The Last Time We Were Us - Leah Konen
The name startles me, as I stand in front of the cooler at the Gas Xpress in West Bonneville, where the beer is cheaper and they don’t card half as much as other convenience stores, fiddling through my bag for my fake ID.
No one’s supposed to know me here. And anyone who does knows I haven’t gone by Lizzie for three years now.
Anyone except for him.
I turn around quickly, and there’s Jason behind the counter, my fears coming to instant fruition. When I walked in, it was a pimply college kid who didn’t look like he’d give me a problem, but now that boy is gone, replaced so suddenly by the last person I ever expected to see. Not here. Not now.
I walk up to the counter nervously. He looks as startled as I am.
“What are you doing here?” I ask.
“I just started my shift.”
“I mean, but what are you doing here?”
I haven’t seen him in almost two years. Besides in the Bonneville paper, of course. And on the special that brought in the news guys from Raleigh, Jason and other delinquents’ faces splashed across the evening news (Westboro County cleans up juvenile hall, sets new example for North Carolina’s youth detention centers).
“I was released on Monday.” His voice is deeper, and even though he’s my age he could probably pass for twenty-three, his face covered in stubble, his dark hair greasy and thick but neatly cut.
“I thought it wasn’t for another six months,” I stammer. It was meant to be well into senior year. It’s not that I expected his return to cause all that much drama on my end, given that my years as Jason Sullivan’s BFF are long gone, but it seems like I should have been given some kind of warning, been allowed to prepare.
“Parole,” he says.
“Oh. Well, congrats.” I immediately want to whack myself on the head for being so awkward.
He rests his palms on the counter and looks at me with the brown eyes I’ve known for as long as I’ve understood the very concept of eyes, and for a fleeting moment, I see us as kids, my finger a toy gun, me playing the bad guy for the afternoon, him ducking for cover behind the great big magnolia tree that split our backyards in two. The nostalgia hits before I can stop it.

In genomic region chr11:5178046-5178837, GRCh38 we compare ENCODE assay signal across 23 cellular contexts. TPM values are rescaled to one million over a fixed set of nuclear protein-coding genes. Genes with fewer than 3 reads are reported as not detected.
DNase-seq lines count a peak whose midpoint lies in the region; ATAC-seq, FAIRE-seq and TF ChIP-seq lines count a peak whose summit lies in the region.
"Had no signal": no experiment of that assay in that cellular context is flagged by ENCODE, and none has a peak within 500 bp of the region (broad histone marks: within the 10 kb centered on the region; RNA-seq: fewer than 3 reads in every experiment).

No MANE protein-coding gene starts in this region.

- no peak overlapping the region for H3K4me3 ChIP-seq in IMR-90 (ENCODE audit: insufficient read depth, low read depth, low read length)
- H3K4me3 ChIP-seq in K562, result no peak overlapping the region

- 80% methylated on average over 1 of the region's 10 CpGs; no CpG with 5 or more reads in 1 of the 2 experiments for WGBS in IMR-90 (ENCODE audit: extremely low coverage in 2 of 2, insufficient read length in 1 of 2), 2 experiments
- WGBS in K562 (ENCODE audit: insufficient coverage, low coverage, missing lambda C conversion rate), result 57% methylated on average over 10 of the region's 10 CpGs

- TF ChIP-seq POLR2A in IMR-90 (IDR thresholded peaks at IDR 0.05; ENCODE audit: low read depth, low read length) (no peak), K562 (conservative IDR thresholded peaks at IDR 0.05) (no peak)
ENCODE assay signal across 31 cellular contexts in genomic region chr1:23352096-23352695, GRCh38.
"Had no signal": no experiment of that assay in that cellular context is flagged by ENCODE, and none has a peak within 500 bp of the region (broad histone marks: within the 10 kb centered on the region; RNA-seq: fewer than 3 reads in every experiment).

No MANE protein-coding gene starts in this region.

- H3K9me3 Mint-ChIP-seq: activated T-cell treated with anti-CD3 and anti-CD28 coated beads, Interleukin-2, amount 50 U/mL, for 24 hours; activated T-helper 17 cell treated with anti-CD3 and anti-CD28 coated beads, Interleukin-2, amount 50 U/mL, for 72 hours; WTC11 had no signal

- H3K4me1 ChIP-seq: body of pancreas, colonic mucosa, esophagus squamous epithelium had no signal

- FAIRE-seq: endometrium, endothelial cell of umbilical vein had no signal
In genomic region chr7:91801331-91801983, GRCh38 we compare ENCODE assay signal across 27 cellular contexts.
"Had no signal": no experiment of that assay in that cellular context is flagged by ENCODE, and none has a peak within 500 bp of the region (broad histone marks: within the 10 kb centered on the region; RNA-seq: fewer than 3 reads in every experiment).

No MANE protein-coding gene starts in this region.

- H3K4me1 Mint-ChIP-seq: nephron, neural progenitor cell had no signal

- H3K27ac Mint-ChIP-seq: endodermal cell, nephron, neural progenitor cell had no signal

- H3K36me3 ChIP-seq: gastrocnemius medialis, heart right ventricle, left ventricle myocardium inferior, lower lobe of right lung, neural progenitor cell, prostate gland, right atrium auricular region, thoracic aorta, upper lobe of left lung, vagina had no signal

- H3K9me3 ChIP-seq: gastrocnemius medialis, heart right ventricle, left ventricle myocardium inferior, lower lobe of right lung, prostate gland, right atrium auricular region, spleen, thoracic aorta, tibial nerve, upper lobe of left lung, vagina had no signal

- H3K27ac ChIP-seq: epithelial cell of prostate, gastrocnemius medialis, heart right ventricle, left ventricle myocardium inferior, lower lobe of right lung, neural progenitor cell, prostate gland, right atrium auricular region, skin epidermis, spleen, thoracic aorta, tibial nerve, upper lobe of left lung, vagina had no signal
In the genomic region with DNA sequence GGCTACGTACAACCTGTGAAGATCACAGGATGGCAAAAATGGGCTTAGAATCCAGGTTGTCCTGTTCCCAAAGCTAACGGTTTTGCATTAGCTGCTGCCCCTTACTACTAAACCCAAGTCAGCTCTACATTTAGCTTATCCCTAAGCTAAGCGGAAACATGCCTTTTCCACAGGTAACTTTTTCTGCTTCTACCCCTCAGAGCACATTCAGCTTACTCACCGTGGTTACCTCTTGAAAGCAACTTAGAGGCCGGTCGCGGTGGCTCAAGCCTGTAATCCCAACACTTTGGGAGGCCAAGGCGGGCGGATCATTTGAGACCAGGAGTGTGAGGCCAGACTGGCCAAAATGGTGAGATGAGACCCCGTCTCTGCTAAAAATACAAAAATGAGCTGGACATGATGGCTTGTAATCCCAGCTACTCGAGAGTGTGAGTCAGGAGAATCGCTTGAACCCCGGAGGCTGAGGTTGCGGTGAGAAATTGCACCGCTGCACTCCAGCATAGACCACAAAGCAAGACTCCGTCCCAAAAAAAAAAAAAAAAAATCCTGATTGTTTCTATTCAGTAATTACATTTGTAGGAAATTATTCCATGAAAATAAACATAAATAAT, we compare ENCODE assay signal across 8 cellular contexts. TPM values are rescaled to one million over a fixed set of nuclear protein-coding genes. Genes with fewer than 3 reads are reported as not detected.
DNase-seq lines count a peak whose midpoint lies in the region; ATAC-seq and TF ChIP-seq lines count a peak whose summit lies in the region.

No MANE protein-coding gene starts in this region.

I look behind me to see if anyone else is waiting, for the presence of another human to speed this encounter along, but there’s no one. Just us.
“So you’re working here now?”
“I’m certainly not volunteering.”
He must see the discomfort on my face, because he smiles, almost as if he’s trying to remind me that we were friends once and that we can joke with each other. Can we?
“I just meant it’s kind of far. I didn’t expect to see you here.”
He fiddles with an errant receipt. “It’s only about ten minutes from my dad’s condo. And it’s part of the whole rehab program. This is one of the few places that happily take ex-cons. My parole officer helped set it up.” He grins like that should be funny, but it’s not.
I bend my fake ID between my fingers, no clue what to say.
Jason squirms behind the register, his eyes flitting to the case of Natty Light in my hand. “Are you trying to get that?” he asks.
“Oh,” I say. “Yeah.” I set the unconvincing piece of plastic that says I’m twenty-two on the counter, but Jason hesitates. “I mean, can I?”
Jason’s eyes dart around the store, but even though it’s still empty, he shakes his head. “I can’t really do anything illegal right now.”
And just like that, our whole history has culminated in a standoff over a fake ID. “Of course.” I grab the plastic as quickly as I can.
“I should really take that, too, but since we’re friends, I guess it’s okay,” he says.
Friends, I think. Present tense and everything. Right. I put it back in my bag.
“Er, thanks then.” I grab the beer. “I’ll just put this back.”
“Leave it.” He reaches across the counter, and I hand him the case.
“Well, bye,” I say.
“Later,” he says.
But as the bell dings and the door swooshes shut behind me, I wonder if there ever will be a later.
INNIS IS WAITING in the car.
He sees my empty hands and his eyebrows scrunch up. “What, did they give you a hard time?” he asks.
I pull the door shut with a slight slam, like I can seal us off from Jason.
“No.” I wonder if I